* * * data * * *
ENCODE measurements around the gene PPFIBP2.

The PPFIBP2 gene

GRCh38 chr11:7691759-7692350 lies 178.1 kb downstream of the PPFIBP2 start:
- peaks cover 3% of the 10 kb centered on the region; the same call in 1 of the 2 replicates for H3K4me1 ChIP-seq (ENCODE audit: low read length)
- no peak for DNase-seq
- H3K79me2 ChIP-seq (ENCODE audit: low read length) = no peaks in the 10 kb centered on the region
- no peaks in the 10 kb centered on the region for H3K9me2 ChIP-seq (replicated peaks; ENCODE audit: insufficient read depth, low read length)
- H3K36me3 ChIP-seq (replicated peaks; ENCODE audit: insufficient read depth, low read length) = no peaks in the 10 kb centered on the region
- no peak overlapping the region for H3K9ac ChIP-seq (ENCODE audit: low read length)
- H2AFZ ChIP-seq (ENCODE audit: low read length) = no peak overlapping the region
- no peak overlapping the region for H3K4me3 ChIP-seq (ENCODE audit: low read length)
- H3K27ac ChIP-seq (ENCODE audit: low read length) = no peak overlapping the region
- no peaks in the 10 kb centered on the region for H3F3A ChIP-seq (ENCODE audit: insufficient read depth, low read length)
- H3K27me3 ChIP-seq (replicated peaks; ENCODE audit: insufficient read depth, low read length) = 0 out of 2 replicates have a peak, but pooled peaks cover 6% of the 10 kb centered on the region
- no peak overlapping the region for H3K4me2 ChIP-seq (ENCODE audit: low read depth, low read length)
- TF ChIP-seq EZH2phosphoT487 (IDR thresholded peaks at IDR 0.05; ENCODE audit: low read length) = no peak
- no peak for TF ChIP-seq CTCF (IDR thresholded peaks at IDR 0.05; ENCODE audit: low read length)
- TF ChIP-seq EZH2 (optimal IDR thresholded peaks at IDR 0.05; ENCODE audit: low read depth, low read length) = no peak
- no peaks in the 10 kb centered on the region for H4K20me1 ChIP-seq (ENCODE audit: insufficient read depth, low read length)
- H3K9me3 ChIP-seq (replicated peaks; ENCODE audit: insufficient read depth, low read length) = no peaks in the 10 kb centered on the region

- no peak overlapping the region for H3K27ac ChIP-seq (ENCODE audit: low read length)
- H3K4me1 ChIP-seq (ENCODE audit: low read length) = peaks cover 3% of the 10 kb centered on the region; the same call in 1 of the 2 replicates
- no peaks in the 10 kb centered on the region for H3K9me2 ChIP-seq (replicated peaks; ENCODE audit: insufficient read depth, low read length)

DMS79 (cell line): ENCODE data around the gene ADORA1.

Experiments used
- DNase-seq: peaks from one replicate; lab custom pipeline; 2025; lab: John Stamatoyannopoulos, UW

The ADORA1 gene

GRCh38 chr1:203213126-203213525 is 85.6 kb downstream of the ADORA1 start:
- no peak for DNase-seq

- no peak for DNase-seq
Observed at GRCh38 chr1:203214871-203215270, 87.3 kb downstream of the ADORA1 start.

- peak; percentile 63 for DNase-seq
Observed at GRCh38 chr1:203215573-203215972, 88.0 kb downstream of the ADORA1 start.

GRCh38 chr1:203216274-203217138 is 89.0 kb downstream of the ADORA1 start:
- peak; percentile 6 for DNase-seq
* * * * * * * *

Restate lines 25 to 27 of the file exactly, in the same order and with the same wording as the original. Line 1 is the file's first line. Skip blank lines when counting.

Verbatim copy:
Experiments used
- DNase-seq: peaks from one replicate; lab custom pipeline; 2025; lab: John Stamatoyannopoulos, UW

The ADORA1 gene